The news about the worsening fiscal deficit and high amount of debt and liabilities is enough to raise concern about the state of the economy. Both are abnormal numbers and cannot be justified under any pretext. It could actually become unsustainable if the two indicators remain as bad as they are today.

All other sectors of the economy are either as bad as the two numbers mentioned above or worse in most cases. Also, in the news these last few days have been reports about the worsening situation in the cement sector, steel sector and auto sector – in all cases demand plummeting and reflecting our overall economic situation.

Also of concern is the crowding out of the private sector as far as lending is concerned. As a result of an understanding with the IMF, the federal government is no more borrowing from the SBP, and instead is now borrowing from commercial banks. There’s nothing better for the commercial banks than lending to the government – no risk, no assessment, 100 percent recovery with interest assured; so why would the banks be interested in lending to the private sector? With businesses already reeling from the economic slow-down of, this crowding out will further add to our economic problems.

There are several reasons why the economy has gone from bad to worse during the last one year. At least the government has recognized an important area which had contributed to the dismal economic situation. Recently, the federal cabinet blamed the behaviour of NAB to the worsening economic situation. According to the government spokesperson, the economy has been badly affected and investment has come to a grinding halt. The cabinet also expressed concern that bureaucrats are not taking key decisions due to fear of NAB.

The cabinet is right in coming to this conclusion. NAB must pursue its accountability drive but it must also understand that it cannot create fear among businesses resulting in what the cabinet itself recognized as ‘crippling of the economy’. If there is no change in the way NAB has handled things, it could get even worse.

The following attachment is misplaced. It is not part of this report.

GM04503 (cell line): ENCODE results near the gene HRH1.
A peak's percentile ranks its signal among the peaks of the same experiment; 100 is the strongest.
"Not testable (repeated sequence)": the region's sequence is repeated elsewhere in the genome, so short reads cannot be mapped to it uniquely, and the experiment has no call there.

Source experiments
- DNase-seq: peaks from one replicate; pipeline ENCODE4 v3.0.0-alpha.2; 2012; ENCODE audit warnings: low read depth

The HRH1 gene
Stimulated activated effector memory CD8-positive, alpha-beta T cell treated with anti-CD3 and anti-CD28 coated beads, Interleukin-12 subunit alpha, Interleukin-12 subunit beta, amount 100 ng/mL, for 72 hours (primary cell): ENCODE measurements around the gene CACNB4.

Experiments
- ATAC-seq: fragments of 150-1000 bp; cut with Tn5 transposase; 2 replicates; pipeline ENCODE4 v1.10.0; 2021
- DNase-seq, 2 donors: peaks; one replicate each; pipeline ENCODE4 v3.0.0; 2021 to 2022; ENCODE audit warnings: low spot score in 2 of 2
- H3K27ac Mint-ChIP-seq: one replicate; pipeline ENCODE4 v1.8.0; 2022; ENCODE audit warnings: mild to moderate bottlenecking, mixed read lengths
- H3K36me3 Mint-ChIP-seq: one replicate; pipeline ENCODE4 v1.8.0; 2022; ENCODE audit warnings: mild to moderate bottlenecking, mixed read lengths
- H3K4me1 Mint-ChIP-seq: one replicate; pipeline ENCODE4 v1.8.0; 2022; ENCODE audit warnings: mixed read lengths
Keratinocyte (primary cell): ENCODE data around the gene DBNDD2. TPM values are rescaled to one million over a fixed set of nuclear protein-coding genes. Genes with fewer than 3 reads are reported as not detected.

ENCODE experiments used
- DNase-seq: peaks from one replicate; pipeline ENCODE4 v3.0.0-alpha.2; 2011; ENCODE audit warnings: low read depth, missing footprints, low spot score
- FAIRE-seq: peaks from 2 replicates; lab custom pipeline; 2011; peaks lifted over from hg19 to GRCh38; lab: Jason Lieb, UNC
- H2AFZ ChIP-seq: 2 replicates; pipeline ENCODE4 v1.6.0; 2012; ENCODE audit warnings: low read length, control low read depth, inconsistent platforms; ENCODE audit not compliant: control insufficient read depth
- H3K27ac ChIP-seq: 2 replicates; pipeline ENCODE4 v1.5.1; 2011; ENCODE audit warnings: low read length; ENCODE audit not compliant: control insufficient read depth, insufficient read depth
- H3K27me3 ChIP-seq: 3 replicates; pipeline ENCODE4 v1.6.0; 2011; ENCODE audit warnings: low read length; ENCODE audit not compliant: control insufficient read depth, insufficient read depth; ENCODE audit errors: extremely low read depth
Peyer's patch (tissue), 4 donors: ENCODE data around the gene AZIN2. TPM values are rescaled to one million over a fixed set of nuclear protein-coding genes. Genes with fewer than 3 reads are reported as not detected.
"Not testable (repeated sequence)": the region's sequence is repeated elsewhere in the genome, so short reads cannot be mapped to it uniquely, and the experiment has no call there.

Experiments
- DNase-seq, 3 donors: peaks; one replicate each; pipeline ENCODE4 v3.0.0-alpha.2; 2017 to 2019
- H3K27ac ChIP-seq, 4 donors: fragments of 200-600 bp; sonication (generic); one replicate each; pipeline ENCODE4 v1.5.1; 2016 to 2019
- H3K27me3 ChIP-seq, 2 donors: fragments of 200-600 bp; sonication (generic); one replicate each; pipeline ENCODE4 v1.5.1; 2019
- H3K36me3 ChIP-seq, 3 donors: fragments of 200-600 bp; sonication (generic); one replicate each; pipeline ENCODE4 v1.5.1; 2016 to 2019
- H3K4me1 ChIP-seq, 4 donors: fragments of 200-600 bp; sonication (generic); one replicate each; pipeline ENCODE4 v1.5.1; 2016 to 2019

The government on its part must understand that opening every business transaction of the previous government will not help improve the economy. The LNG case is a classic example where NAB even after several months is finding it difficult to in frame charges against Shahid Khaqan Abbasi, Miftah Ismail and Imranul Haq (former Engro executive). This is also contributing towards a poor economic environment.

Other poor decisions requiring immediate attention include reducing the discount rate. Increasing the discount rate from 5.75 percent to 13.25 percent over an 18-month period has had disastrous consequences for businesses. No business in the world can absorb such significant increases in interest rates. In the name of controlling inflation, our monetary policy has played havoc and the results are there for everyone to see.

Devaluation decisions on a massive scale also contributed to the economic mess. No business can absorb such wild swings as we saw during the last one year. In mid-April, former FM Asad Umar stated that the rupee dollar parity had found equilibrium and therefore there were no chances of further devaluation. The rate then was 140. How it went up to 160 and beyond is not understood – but hopefully we will see a more stable currency movement this fiscal year.

Finally, the government should stop bad-mouthing our own economy. It’s time to build up positivity and remove uncertainty. It’s time to create a ‘feel-good factor’; only then will the markets respond and investors come back to invest. It’s time for the government to learn from its mistakes of the last one year. Will things change? I doubt it.

The writer is former governor Sindh and former minister for privatisation.